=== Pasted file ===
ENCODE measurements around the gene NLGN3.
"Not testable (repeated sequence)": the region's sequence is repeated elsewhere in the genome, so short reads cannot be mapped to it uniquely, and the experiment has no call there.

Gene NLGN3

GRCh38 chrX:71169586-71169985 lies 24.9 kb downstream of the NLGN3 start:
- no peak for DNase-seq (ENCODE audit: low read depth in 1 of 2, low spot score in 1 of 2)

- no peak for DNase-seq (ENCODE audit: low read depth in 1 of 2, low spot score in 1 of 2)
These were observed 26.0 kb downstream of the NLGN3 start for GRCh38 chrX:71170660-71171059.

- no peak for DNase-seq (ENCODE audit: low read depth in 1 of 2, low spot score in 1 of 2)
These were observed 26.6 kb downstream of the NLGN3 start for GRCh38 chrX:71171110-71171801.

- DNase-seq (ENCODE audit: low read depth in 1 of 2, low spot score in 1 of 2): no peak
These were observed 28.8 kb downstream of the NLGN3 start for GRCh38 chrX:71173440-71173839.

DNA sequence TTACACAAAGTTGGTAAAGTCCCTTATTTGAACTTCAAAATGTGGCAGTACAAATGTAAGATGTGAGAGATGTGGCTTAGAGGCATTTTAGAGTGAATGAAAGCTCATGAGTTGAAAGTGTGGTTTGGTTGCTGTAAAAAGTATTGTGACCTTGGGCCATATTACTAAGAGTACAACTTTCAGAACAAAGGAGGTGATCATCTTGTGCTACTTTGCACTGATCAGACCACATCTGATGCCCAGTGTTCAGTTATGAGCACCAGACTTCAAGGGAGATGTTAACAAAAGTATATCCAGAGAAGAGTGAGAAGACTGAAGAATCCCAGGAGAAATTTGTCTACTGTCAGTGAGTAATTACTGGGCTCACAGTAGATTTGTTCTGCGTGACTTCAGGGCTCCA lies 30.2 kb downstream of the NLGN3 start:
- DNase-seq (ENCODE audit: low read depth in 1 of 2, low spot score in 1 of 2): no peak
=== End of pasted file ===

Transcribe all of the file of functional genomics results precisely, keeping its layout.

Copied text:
ENCODE measurements around the gene NLGN3.
"Not testable (repeated sequence)": the region's sequence is repeated elsewhere in the genome, so short reads cannot be mapped to it uniquely, and the experiment has no call there.

Gene NLGN3

GRCh38 chrX:71169586-71169985 lies 24.9 kb downstream of the NLGN3 start:
- no peak for DNase-seq (ENCODE audit: low read depth in 1 of 2, low spot score in 1 of 2)

- no peak for DNase-seq (ENCODE audit: low read depth in 1 of 2, low spot score in 1 of 2)
These were observed 26.0 kb downstream of the NLGN3 start for GRCh38 chrX:71170660-71171059.

- no peak for DNase-seq (ENCODE audit: low read depth in 1 of 2, low spot score in 1 of 2)
These were observed 26.6 kb downstream of the NLGN3 start for GRCh38 chrX:71171110-71171801.

- DNase-seq (ENCODE audit: low read depth in 1 of 2, low spot score in 1 of 2): no peak
These were observed 28.8 kb downstream of the NLGN3 start for GRCh38 chrX:71173440-71173839.

DNA sequence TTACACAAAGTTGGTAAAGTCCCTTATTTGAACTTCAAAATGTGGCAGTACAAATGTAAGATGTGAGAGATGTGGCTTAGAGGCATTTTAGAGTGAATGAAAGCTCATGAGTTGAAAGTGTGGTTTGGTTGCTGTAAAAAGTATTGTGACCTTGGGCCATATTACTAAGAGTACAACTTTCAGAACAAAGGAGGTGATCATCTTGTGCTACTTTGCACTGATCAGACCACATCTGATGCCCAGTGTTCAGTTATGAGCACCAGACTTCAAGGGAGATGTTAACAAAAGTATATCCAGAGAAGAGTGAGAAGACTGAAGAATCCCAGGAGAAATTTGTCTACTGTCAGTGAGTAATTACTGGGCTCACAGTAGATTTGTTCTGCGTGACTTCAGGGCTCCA lies 30.2 kb downstream of the NLGN3 start:
- DNase-seq (ENCODE audit: low read depth in 1 of 2, low spot score in 1 of 2): no peak